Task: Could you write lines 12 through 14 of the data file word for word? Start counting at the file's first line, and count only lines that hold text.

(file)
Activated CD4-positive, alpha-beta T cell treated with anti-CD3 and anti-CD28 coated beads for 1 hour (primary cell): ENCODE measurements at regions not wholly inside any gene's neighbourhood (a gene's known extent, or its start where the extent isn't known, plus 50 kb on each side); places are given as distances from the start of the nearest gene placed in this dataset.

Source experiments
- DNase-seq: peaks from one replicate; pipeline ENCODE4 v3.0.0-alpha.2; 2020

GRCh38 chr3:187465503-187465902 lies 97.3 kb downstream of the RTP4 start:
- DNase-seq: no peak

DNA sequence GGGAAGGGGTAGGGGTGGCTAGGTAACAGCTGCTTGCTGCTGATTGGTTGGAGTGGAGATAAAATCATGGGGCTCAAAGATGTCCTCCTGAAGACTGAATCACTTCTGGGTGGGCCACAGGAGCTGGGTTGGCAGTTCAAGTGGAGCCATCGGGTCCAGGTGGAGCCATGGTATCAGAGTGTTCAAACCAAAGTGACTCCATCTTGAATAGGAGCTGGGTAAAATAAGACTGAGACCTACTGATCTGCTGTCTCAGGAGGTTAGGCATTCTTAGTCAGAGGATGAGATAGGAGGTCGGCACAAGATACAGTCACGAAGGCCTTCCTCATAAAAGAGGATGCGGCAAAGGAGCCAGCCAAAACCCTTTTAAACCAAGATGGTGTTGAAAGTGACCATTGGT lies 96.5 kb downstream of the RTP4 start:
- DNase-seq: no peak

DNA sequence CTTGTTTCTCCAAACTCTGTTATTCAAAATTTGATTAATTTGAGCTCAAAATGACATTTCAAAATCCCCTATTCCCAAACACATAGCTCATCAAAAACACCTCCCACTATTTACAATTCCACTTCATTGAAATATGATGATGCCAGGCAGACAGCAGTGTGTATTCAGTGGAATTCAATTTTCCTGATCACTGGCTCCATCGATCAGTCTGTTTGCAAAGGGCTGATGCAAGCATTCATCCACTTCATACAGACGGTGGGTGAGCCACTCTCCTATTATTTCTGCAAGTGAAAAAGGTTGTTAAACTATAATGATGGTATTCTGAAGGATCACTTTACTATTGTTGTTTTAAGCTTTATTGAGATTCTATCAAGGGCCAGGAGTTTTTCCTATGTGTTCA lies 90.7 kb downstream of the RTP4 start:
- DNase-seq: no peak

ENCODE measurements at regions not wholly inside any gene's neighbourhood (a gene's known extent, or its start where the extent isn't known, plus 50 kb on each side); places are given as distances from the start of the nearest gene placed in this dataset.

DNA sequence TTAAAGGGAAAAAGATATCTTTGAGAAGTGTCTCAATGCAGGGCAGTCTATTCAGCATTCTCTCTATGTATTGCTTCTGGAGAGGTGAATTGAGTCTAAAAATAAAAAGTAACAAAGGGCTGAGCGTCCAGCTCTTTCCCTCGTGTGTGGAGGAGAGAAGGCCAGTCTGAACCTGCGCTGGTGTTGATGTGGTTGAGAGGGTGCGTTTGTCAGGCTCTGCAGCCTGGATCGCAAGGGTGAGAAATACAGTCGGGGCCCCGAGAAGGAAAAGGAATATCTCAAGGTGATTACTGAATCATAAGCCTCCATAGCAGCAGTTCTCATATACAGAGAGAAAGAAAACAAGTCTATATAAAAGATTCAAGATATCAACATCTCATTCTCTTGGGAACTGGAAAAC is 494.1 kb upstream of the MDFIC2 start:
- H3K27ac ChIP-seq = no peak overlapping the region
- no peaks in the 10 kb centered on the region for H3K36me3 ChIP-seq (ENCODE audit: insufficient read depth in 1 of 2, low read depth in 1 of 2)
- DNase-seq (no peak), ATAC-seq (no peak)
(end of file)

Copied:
- H3K27ac ChIP-seq = no peak overlapping the region
- no peaks in the 10 kb centered on the region for H3K36me3 ChIP-seq (ENCODE audit: insufficient read depth in 1 of 2, low read depth in 1 of 2)
- DNase-seq (no peak), ATAC-seq (no peak)